Empty Energy Promises II: Solar Energy

August 28th, 2007

Share

Empty Energy Promises is a series of posts over the next couple of month which will look into the claims of some of some of the most hyped technologies and energy sources, and ask whether in reality, they have any real chance of living up to what they are being hailed as. This is not an anti-environmental posting, but quite the opposite. It’s the view of Depleted Cranium that pouring money and resources into energy sources which do not have a real chance of being a workable solution to enviornmental and energy needs is counter-productive and does nothing to help the environment. Sometimes what you hope for and the truth are not the same.

PREVIOUS EDITION: Vol I: A Very Very Inconvenient Truth (More energy, not less!)

How much energy are we talking about? Check out this handy chart!

Solar Energy:

In the past twenty to thirty years, literally billions of dollars have been spent on research and development of solar energy as a viable form of usable utility-level electricity. Many are convinced that solar energy is the key to the future energy needs of man. Installation of solar panels on homes and business is being promoted by many, with claims that the panels can pay for themselves in just a few years. While this may be true for the property owner, this is mostly due to massive government subsidies for the use of solar energy.

In the US alone, generous tax breaks, energy vouchers and other government programs designed to promote solar energy have spent untold billions of dollars. Solar power stations in the US, Spain and Germany have been built at costs of hundreds of millions of dollars each, despite being of rather modest generation capacity, by grid standards. Despite this truly massive expenditure of funds and resources only a tiny fraction of a percentage of electricity comes from solar energy. And the rapid growth of solar, relatively speaking, has been puny compared to the rate at which coal-burning power plants are being built.

 

This chart shows power generation sources for the US in 2005. Where’s solar? It’s lumped in with
“other” along with waste-heat-recovery, wind, biomass, dump gas recovery and other methods. The
actual portion of energy generated is around .011%-.034%or so, depending on how it’s counted
(on grid capacity, total capacity, total operating capacity, etc.) Chart source

But why? What is wrong with this picture? Why is it that solar energy seems to be relegated to remote sites and satellites and space stations? There is a limiting factor of solar energy, and there is no way around it. Quite simply: a given amount of solar panels doesn’t give you that much power. And it never will be able to. This is because light, even on a bright sunny day, only contains a relatively small amount of energy. The energy which the sun illuminating a one square foot patch on a sunny day might be a few watts, at the very most. That’s under the best of conditions. And conditions are very rarely that good. Solar energy produces no energy at night, little energy at dawn and dusk and less on cloudy days.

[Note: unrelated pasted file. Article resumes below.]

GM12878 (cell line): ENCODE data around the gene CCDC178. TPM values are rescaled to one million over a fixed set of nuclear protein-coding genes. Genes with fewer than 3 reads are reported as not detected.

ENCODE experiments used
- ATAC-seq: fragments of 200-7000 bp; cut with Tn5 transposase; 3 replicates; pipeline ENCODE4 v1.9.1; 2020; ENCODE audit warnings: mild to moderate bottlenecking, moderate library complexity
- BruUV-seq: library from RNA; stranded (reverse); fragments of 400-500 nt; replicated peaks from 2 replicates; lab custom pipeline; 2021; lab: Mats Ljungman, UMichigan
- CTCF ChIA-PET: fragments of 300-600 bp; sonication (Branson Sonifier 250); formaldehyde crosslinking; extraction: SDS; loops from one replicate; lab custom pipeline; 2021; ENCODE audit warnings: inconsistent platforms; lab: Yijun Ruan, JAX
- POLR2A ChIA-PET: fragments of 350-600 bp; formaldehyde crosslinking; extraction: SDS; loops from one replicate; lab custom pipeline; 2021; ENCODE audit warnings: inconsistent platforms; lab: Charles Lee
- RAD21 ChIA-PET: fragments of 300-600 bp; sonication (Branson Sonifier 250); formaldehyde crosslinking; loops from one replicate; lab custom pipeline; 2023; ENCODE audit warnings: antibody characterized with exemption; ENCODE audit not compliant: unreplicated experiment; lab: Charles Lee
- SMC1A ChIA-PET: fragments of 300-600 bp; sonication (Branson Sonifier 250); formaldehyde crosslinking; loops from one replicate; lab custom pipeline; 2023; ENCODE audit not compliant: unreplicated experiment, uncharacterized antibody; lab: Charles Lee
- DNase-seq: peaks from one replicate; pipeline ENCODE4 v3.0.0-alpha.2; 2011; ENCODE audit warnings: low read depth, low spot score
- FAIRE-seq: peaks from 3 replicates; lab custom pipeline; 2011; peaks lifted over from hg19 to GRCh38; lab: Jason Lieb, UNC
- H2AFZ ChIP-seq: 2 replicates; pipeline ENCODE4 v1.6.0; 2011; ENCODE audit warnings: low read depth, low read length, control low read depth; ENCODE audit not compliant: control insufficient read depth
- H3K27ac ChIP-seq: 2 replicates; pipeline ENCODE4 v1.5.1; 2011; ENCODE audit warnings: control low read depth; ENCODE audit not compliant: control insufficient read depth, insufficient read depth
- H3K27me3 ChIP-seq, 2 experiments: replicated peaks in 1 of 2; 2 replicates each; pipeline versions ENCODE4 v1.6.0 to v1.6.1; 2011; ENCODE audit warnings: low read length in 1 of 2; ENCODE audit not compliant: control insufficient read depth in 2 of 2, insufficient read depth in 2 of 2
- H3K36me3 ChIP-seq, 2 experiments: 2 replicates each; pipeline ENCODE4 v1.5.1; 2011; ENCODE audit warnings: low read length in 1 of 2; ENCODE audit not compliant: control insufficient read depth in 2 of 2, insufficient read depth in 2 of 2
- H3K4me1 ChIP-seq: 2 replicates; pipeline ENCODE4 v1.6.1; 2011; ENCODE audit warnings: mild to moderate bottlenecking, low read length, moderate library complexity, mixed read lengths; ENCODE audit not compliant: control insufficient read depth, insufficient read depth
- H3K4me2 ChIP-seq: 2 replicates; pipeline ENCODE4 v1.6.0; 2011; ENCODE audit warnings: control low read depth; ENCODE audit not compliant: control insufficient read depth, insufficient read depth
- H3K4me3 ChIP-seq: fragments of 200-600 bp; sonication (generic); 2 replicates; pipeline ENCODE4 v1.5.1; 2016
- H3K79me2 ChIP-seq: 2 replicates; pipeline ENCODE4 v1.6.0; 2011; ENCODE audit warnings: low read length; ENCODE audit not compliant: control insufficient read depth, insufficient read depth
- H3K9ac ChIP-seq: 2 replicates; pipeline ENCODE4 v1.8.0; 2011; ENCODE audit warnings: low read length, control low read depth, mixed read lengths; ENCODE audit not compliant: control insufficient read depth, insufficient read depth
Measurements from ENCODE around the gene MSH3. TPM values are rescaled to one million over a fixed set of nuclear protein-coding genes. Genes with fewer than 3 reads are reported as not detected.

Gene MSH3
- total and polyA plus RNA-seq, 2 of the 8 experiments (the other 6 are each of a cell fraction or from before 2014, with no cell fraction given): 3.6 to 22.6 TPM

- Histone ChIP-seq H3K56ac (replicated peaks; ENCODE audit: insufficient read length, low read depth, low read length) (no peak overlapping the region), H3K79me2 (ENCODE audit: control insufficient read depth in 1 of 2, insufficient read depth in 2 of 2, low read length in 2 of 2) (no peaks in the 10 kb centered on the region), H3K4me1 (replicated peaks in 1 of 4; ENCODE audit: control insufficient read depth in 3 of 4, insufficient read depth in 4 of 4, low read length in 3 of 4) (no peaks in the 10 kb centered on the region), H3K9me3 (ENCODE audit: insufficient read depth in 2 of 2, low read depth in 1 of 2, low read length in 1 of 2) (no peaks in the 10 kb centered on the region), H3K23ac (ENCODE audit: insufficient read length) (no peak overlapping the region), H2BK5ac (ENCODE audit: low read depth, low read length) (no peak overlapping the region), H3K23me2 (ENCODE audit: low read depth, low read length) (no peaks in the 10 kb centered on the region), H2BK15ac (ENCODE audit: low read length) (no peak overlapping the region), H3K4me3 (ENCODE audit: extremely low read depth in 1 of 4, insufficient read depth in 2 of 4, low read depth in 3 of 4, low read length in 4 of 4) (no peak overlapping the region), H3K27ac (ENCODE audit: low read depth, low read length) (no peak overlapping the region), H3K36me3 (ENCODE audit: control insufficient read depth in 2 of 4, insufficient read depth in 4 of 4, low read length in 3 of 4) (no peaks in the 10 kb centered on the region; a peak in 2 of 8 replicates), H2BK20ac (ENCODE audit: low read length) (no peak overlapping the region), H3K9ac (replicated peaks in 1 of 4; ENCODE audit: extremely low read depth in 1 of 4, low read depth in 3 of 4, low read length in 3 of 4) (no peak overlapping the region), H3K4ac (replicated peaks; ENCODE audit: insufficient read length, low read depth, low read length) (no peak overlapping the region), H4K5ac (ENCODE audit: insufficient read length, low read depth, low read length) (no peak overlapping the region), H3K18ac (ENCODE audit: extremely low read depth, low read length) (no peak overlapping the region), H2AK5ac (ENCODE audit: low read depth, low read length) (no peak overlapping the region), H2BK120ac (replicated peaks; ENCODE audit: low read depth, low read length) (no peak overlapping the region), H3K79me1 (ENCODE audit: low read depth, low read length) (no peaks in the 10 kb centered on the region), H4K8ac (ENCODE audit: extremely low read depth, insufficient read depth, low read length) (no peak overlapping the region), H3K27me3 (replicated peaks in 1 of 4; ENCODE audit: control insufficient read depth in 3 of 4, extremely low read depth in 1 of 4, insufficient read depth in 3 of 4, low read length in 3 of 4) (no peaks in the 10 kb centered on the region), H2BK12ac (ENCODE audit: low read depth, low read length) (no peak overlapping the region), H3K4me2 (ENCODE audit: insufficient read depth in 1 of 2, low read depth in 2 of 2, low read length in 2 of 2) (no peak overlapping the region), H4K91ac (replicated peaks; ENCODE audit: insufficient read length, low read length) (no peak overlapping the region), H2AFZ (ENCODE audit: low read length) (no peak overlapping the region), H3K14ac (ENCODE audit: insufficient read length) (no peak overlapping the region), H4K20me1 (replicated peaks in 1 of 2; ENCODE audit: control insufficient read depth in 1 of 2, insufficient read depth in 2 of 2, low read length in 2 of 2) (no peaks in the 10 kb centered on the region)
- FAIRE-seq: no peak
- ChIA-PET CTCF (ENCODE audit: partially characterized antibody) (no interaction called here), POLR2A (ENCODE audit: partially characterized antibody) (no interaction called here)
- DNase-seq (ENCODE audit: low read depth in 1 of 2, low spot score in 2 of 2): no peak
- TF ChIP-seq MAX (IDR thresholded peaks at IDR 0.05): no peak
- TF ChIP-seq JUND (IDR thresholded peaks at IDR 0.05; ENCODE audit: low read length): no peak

Combine this with the fact that even the best systems now are only about 40% efficient, and most are less than 30% and it becomes apparent that it’s a loosing battle. Even if, in theory, 100% efficiency conversion method were discovered, and even if solar costs could be cut by 75%, the power density is so low, that the sheer amount of land needed, the maintenance of the facilities, the fact that solar cells degrade after a decade or so, the cost of installation and other incidental expenses means that solar energy is likely to remain one of the most expensive and impractical means of generating electricity.

This is not to say it does not have it’s place. For satellite and space probes, which bask in the high intensity of the sun’s direct rays nearly continuously, solar energy is ideal. For powering remote motoring stations, communications relays or for failsafe energy for emergency equipment, solar is a natural choice. And for homes and businesses, solar water heating panels are a great way to take some of the load off of heating off of furnaces or water heaters.

Solar power generation schemes can be broken up into two basic types: Photovoltaic and thermal.

Photovoltaic:

These are the well known panels which you see on emergency road-side phones, calculators and satellites. In some applications they work great. For remote locations that need a source of energy that does not require refueling, or for space flight, where highly intense sunlight is nearly constant, they can be the best choice. But can they really be a major source of power for the electrical grid? There are some major shortcomings of the technology which make it a very poor choice for major energy needs.

Problems:

Expensive – Even though a single solar cell might not seem like it is that costly, outfitting a building with them can cost many thousands, even to produce a small fraction of the structures power needs. And although many will claim government subsidies and tax breaks can counteract the cost, this does not actually make them more economically feasible, it just means that the end user does not always foot the whole bill. Solar cells are, when it comes down to it, semiconductor devices, and large arrays of them are simply not cheap.